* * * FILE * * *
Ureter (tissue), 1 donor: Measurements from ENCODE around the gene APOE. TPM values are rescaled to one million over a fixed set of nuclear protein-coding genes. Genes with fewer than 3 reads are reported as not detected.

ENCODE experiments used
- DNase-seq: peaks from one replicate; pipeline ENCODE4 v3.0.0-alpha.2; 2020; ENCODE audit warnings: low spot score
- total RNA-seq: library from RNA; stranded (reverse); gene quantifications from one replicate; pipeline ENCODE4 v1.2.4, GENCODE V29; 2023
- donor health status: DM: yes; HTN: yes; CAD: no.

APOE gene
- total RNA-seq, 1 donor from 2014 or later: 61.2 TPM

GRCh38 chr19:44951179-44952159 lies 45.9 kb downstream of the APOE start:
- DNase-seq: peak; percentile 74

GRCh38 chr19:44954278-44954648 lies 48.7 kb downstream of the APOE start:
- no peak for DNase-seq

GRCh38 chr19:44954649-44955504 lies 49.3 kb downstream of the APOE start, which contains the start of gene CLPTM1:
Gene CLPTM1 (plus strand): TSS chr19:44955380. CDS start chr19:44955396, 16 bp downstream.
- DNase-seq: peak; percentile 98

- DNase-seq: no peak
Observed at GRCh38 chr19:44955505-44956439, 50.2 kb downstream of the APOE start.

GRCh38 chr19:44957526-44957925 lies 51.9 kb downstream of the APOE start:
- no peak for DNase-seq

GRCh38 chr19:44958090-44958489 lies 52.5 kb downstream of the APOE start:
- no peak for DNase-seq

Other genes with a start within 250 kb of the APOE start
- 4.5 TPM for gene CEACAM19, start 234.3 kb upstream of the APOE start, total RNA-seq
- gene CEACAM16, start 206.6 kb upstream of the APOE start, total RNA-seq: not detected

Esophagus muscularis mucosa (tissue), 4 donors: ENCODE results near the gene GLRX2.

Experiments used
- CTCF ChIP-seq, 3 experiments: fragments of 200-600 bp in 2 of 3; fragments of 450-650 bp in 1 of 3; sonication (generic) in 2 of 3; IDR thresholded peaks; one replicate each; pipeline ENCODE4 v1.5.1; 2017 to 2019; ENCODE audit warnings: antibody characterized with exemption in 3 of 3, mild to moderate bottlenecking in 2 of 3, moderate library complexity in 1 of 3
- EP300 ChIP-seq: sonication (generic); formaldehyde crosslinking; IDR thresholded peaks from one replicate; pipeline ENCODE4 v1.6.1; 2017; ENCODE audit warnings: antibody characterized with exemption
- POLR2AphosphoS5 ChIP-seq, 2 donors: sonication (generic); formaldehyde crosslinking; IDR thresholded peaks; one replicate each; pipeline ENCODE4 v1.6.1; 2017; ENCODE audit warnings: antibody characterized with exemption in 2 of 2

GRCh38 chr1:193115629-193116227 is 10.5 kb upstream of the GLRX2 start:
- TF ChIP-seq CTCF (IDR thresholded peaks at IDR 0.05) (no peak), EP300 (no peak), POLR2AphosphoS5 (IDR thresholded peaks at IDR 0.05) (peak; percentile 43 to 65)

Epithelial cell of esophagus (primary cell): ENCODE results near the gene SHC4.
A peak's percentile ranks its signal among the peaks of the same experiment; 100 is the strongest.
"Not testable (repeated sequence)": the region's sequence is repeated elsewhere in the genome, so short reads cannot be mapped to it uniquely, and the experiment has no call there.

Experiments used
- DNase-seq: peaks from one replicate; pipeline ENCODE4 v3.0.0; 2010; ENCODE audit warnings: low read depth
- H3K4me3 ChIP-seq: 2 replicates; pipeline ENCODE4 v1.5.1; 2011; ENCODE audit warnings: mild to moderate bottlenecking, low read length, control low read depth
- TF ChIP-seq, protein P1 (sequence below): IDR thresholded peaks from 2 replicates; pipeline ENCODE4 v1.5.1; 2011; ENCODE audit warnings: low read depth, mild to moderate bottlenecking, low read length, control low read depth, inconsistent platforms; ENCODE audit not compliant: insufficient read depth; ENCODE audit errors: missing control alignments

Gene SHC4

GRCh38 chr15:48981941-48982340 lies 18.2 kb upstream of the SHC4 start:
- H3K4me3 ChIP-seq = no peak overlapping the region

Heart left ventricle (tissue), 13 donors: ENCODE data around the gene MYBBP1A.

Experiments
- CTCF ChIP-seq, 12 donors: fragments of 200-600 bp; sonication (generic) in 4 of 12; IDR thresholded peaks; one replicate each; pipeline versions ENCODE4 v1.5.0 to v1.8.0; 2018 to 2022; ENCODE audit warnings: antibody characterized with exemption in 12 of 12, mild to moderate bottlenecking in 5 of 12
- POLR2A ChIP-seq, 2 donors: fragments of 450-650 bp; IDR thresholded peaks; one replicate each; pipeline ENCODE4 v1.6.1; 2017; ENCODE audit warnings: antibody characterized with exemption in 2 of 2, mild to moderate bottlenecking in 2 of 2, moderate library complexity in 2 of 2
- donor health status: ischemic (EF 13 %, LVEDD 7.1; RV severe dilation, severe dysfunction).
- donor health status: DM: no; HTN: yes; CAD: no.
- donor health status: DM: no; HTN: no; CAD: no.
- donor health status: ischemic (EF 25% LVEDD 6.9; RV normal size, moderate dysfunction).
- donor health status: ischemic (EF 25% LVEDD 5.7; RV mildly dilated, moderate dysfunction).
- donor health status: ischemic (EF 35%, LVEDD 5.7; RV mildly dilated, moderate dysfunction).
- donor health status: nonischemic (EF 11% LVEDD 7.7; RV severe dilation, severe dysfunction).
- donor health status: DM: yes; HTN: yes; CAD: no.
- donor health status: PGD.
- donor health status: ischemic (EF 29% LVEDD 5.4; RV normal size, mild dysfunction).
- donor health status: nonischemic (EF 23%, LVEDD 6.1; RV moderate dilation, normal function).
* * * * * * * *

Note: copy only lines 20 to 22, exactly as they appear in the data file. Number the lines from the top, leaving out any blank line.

- no peak for DNase-seq

Other genes with a start within 250 kb of the APOE start
- 4.5 TPM for gene CEACAM19, start 234.3 kb upstream of the APOE start, total RNA-seq